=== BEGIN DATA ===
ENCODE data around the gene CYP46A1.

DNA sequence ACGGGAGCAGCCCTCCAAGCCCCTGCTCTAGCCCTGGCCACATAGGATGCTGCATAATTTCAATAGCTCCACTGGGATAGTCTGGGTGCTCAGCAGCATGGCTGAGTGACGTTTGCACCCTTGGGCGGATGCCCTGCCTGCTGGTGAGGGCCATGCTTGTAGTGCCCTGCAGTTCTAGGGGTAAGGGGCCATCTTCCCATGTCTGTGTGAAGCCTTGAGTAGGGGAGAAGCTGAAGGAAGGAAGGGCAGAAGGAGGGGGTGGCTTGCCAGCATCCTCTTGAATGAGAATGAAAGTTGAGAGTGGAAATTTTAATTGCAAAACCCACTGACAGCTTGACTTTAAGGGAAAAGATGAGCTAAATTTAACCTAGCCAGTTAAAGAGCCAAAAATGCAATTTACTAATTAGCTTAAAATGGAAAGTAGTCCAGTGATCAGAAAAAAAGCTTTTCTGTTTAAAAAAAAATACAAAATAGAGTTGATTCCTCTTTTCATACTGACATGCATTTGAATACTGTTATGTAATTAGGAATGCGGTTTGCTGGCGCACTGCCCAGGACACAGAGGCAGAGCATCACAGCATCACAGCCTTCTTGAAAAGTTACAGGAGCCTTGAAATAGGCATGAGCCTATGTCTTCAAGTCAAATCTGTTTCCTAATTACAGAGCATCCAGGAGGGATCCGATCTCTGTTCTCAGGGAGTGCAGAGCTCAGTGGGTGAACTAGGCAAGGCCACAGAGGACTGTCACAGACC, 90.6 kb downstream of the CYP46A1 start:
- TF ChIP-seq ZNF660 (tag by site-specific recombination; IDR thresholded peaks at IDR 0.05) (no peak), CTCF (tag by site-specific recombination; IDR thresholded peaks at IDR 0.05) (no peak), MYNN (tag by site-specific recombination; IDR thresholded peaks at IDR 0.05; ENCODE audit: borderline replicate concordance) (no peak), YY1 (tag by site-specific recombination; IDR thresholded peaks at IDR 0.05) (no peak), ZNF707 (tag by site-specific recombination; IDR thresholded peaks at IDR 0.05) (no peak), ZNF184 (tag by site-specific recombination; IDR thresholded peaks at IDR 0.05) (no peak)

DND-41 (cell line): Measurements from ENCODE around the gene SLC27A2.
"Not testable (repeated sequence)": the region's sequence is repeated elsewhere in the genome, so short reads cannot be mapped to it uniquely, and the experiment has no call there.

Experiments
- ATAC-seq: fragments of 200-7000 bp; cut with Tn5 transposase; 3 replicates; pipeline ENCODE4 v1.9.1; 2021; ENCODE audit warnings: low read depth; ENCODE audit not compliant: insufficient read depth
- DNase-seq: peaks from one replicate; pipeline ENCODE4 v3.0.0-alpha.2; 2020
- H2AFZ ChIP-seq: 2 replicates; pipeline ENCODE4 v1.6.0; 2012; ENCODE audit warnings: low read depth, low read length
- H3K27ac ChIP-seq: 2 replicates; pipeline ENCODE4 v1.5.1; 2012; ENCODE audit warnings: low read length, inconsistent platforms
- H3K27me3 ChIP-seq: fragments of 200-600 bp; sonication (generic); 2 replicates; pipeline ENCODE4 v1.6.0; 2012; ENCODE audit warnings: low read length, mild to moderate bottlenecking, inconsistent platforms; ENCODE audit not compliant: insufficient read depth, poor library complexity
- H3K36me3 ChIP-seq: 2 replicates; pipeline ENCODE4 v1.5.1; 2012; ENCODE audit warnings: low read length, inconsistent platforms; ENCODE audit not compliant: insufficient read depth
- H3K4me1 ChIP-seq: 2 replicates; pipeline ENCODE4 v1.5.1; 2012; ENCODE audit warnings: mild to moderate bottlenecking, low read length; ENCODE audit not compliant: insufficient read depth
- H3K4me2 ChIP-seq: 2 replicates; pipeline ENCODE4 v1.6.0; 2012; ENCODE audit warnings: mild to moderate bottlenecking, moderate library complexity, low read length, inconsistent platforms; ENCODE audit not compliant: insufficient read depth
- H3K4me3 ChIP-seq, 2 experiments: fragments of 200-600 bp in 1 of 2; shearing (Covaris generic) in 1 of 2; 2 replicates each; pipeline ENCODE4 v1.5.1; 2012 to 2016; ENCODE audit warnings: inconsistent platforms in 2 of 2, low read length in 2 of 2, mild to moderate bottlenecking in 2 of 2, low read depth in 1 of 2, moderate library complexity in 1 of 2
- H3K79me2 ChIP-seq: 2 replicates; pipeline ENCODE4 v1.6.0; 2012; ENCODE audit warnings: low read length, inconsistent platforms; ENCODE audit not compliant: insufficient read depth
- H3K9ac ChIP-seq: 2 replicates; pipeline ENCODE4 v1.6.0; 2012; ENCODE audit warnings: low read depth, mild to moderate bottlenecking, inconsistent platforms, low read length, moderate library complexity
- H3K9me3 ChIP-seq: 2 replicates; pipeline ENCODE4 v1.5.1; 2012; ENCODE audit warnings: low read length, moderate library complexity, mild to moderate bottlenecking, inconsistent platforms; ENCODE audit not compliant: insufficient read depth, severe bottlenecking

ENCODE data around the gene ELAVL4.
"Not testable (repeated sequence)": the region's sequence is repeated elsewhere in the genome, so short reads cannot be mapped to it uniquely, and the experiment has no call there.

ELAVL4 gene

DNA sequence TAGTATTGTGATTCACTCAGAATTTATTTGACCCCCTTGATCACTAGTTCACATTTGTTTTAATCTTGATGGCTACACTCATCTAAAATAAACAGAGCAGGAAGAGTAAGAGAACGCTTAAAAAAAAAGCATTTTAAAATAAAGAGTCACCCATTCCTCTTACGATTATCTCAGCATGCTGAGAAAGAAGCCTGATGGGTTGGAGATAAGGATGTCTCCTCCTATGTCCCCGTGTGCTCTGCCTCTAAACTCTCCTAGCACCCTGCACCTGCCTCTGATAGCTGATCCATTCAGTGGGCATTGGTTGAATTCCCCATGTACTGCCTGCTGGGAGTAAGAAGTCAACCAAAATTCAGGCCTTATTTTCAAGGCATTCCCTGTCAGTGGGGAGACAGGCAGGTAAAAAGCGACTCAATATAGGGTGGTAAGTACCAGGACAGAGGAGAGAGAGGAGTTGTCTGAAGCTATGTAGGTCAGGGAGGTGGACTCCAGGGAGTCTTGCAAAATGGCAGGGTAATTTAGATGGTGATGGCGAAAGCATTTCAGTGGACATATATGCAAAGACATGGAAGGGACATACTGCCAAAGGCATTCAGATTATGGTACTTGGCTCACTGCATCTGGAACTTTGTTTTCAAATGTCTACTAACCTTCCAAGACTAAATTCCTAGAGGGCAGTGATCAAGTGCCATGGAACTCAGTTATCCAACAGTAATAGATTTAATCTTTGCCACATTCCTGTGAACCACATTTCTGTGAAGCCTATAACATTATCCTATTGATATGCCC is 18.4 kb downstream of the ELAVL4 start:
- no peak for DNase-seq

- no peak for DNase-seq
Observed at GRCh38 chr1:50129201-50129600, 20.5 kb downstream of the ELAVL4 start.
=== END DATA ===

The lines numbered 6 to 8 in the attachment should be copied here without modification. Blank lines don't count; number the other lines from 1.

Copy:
Experiments
- ATAC-seq: fragments of 200-7000 bp; cut with Tn5 transposase; 3 replicates; pipeline ENCODE4 v1.9.1; 2021; ENCODE audit warnings: low read depth; ENCODE audit not compliant: insufficient read depth
- DNase-seq: peaks from one replicate; pipeline ENCODE4 v3.0.0-alpha.2; 2020